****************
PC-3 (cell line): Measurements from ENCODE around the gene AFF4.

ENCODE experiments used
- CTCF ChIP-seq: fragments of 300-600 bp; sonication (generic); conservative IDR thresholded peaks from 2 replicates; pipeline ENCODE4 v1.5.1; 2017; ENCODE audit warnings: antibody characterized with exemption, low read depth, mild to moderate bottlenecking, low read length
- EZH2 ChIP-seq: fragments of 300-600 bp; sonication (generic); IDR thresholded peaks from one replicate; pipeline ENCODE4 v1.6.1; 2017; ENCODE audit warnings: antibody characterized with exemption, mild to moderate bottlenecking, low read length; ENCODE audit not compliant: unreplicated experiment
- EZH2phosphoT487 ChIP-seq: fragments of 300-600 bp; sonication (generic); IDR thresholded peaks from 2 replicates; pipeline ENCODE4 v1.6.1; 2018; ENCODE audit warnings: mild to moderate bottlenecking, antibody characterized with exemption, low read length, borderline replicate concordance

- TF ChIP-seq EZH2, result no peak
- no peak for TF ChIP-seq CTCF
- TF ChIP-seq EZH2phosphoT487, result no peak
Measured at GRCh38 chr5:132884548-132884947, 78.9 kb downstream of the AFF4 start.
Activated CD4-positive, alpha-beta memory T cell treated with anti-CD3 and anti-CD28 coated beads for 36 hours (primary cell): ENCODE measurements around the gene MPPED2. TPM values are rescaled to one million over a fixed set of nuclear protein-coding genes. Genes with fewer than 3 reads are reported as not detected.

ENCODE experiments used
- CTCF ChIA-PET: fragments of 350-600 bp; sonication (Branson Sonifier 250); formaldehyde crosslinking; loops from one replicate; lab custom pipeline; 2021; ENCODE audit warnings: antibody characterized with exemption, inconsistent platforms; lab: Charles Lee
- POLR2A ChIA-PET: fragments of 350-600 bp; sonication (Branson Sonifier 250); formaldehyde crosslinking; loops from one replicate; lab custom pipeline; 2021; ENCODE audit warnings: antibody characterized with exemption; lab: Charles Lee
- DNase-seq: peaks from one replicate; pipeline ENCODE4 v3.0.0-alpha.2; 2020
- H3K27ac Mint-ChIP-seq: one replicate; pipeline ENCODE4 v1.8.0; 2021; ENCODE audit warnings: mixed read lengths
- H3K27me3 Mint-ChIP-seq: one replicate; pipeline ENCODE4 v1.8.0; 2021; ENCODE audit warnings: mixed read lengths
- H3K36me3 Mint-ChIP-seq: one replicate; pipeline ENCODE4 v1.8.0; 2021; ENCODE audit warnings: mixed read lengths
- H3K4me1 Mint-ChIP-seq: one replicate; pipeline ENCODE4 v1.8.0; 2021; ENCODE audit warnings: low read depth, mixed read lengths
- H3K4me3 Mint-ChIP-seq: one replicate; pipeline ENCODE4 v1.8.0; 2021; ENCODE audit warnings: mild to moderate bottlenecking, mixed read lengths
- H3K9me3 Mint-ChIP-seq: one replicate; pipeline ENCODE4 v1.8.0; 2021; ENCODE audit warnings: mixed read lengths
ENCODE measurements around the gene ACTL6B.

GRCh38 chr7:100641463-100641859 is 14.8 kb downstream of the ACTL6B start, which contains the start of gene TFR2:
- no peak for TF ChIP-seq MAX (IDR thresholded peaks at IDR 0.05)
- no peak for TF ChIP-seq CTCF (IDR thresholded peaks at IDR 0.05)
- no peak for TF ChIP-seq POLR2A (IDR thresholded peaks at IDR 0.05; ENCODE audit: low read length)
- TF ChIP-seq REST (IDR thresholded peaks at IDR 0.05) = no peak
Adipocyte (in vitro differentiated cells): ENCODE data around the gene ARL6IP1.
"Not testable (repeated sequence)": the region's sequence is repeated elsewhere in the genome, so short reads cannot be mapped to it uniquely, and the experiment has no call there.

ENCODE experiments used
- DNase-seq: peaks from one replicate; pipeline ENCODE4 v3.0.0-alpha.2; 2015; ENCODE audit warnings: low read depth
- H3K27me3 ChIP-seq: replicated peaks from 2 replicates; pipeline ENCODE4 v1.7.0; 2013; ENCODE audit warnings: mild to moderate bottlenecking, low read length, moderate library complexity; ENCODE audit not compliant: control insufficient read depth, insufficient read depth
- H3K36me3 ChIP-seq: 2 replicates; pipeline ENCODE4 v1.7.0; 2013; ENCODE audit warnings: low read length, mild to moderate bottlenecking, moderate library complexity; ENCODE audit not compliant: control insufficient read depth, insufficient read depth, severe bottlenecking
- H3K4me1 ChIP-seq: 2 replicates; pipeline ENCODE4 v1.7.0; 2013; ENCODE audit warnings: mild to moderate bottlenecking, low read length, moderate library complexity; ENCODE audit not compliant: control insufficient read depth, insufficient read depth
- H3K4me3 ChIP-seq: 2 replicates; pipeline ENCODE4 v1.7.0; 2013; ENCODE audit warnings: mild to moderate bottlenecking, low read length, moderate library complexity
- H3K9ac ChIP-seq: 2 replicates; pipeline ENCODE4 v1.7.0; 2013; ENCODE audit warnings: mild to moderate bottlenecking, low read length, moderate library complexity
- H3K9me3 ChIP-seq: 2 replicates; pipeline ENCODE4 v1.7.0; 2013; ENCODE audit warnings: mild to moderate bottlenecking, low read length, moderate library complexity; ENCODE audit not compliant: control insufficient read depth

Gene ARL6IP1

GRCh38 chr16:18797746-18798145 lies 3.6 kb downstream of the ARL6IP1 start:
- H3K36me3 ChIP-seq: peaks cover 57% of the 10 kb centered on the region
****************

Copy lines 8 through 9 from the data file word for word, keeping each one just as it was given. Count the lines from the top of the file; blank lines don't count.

- TF ChIP-seq EZH2phosphoT487, result no peak
Measured at GRCh38 chr5:132884548-132884947, 78.9 kb downstream of the AFF4 start.